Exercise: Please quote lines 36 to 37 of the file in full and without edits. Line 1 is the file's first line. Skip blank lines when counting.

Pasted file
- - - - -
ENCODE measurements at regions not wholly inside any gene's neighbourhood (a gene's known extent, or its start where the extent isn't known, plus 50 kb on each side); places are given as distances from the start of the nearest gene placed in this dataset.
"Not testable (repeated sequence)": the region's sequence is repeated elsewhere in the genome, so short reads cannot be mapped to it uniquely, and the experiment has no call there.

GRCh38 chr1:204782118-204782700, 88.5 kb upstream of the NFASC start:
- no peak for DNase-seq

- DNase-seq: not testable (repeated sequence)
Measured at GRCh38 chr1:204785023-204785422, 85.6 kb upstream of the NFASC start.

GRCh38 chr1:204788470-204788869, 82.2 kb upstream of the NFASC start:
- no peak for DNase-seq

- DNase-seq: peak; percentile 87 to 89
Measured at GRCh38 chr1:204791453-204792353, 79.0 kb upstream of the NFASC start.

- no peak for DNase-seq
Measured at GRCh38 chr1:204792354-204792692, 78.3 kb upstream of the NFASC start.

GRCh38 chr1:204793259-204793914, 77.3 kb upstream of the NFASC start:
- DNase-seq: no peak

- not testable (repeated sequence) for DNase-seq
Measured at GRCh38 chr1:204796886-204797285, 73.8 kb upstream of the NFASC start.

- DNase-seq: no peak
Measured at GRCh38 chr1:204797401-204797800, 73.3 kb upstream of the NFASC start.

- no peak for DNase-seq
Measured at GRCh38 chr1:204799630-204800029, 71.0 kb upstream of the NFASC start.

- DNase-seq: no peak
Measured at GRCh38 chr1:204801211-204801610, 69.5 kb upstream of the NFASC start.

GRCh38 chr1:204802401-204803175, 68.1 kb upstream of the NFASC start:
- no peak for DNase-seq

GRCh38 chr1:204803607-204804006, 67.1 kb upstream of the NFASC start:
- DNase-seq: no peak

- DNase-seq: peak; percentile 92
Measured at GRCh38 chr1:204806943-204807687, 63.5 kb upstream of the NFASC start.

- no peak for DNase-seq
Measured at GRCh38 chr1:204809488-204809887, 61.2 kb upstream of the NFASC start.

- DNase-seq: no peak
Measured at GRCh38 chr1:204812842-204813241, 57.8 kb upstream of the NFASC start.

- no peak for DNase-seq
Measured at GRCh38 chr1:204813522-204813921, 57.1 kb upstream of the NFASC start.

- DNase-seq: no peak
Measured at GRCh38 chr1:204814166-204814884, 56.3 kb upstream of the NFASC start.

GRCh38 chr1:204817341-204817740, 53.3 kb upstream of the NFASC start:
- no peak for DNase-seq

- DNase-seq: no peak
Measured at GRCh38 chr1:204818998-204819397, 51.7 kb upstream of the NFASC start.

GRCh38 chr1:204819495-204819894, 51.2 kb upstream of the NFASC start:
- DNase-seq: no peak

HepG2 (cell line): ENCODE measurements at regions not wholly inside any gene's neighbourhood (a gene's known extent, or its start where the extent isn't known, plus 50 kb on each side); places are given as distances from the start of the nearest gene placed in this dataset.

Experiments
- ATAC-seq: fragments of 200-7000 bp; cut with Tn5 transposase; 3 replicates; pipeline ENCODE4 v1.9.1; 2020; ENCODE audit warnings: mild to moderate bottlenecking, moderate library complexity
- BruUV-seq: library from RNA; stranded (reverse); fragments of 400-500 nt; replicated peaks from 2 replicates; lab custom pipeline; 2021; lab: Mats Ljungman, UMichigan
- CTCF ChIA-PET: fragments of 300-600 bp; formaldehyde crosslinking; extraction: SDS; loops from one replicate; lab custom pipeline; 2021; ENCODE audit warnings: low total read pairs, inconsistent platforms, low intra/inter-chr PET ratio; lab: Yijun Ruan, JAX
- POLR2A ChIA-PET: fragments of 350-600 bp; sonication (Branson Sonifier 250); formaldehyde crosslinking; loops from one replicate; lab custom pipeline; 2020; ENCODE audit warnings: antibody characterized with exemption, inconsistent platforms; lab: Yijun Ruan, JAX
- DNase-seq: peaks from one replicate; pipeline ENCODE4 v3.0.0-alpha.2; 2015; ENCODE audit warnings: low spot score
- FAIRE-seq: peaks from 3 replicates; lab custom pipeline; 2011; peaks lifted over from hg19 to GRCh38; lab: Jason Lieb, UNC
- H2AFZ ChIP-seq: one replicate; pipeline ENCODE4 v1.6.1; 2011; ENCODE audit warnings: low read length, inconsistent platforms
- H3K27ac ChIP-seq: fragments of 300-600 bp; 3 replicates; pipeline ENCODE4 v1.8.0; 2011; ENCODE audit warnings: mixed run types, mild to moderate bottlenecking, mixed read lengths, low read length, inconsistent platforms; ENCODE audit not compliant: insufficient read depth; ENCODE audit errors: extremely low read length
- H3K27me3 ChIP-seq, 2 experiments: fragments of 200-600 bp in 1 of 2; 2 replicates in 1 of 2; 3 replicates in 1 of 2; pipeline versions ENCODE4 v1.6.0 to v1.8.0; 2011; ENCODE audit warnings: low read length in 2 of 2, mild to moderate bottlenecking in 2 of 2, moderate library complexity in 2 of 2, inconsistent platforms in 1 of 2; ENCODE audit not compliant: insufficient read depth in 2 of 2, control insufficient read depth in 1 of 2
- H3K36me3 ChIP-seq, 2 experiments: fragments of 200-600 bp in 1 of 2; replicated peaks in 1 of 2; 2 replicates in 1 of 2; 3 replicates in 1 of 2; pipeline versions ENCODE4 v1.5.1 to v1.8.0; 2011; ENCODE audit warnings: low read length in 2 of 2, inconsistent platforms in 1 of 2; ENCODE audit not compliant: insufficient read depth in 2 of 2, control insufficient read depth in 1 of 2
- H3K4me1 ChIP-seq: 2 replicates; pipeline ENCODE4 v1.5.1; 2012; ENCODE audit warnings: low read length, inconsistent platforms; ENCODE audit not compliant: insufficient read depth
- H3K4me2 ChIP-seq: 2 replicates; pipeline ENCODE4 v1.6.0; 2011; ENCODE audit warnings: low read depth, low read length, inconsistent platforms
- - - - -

Measured at GRCh38 chr1:204814166-204814884, 56.3 kb upstream of the NFASC start.

GRCh38 chr1:204817341-204817740, 53.3 kb upstream of the NFASC start: